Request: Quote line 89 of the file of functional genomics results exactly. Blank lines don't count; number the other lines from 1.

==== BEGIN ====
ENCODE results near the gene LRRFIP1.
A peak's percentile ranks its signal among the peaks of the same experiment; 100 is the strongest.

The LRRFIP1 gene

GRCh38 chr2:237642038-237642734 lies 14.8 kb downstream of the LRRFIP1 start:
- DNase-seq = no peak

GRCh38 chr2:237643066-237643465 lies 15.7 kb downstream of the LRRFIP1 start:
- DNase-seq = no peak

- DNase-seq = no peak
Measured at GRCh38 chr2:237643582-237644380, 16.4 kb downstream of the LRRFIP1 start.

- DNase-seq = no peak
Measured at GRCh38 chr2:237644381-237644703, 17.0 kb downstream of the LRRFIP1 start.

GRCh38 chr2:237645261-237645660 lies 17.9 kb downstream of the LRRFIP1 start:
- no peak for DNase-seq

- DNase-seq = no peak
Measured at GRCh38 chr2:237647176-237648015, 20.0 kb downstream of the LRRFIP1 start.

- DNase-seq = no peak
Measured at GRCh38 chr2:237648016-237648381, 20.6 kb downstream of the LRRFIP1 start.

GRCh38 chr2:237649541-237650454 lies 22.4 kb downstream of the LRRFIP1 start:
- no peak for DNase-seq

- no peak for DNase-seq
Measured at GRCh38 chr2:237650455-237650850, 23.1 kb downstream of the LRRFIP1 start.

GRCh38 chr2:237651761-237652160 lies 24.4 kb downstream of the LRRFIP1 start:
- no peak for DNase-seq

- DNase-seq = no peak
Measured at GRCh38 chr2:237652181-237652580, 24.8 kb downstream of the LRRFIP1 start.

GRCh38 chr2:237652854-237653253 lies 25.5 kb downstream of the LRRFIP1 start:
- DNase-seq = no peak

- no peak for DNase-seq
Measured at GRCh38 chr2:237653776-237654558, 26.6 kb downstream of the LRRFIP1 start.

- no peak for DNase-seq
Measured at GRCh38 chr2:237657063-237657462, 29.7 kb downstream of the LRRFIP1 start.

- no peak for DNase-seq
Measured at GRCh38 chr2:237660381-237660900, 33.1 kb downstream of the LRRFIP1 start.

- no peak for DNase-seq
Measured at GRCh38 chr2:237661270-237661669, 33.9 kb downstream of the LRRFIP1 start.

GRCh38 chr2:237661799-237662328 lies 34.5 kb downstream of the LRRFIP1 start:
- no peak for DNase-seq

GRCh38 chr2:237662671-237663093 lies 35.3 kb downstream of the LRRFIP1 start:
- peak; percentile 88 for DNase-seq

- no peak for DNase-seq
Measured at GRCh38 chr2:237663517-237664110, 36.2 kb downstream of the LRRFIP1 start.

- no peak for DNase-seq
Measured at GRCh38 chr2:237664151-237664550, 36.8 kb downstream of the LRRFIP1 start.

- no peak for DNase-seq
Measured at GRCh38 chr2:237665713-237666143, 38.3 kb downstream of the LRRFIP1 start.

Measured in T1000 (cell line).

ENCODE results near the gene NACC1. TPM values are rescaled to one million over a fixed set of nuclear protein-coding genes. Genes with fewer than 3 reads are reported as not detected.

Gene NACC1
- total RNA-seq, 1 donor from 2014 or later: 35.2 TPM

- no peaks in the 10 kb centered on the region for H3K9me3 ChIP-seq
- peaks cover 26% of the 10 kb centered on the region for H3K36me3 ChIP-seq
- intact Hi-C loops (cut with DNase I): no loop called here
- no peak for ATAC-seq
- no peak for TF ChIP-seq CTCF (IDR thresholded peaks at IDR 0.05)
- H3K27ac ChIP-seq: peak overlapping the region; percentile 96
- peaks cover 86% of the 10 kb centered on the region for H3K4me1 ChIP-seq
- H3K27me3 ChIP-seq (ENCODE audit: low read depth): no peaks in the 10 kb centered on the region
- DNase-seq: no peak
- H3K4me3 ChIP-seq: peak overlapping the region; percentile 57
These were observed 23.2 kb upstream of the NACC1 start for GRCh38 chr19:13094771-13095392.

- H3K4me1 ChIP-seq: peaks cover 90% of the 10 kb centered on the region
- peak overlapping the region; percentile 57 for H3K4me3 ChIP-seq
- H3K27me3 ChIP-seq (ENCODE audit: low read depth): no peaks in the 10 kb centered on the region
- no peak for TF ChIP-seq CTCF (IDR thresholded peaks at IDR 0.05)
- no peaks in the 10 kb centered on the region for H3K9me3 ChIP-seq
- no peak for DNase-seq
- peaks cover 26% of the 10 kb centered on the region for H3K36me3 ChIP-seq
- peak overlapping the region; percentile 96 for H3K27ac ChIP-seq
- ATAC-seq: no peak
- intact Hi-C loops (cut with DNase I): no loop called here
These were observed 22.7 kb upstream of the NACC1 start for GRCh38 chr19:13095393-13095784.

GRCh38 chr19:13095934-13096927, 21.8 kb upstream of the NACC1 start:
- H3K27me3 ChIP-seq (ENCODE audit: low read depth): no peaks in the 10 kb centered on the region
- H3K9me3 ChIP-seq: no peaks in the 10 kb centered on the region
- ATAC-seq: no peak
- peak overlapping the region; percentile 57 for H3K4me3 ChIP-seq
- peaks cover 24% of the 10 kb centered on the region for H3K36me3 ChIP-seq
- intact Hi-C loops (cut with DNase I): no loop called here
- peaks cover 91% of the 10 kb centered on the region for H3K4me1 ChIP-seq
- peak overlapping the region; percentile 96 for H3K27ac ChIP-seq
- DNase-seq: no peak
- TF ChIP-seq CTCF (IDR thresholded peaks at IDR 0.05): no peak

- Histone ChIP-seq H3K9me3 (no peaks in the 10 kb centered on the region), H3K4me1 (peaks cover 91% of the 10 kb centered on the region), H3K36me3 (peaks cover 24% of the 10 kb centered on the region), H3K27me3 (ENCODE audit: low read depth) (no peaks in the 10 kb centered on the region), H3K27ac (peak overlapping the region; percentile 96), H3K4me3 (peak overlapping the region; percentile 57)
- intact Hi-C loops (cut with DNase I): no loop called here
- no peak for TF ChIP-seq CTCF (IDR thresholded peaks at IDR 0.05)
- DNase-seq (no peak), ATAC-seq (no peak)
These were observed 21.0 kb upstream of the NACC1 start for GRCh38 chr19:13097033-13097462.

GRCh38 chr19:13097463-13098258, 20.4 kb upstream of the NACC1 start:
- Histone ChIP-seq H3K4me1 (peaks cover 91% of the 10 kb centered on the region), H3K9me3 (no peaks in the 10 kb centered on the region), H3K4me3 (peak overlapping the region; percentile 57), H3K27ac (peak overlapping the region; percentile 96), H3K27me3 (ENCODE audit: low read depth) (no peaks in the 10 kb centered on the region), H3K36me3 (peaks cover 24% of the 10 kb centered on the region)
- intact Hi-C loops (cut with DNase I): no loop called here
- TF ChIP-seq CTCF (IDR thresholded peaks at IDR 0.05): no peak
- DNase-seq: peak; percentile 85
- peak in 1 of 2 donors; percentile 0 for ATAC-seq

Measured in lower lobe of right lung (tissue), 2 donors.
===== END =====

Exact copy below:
- Histone ChIP-seq H3K4me1 (peaks cover 91% of the 10 kb centered on the region), H3K9me3 (no peaks in the 10 kb centered on the region), H3K4me3 (peak overlapping the region; percentile 57), H3K27ac (peak overlapping the region; percentile 96), H3K27me3 (ENCODE audit: low read depth) (no peaks in the 10 kb centered on the region), H3K36me3 (peaks cover 24% of the 10 kb centered on the region)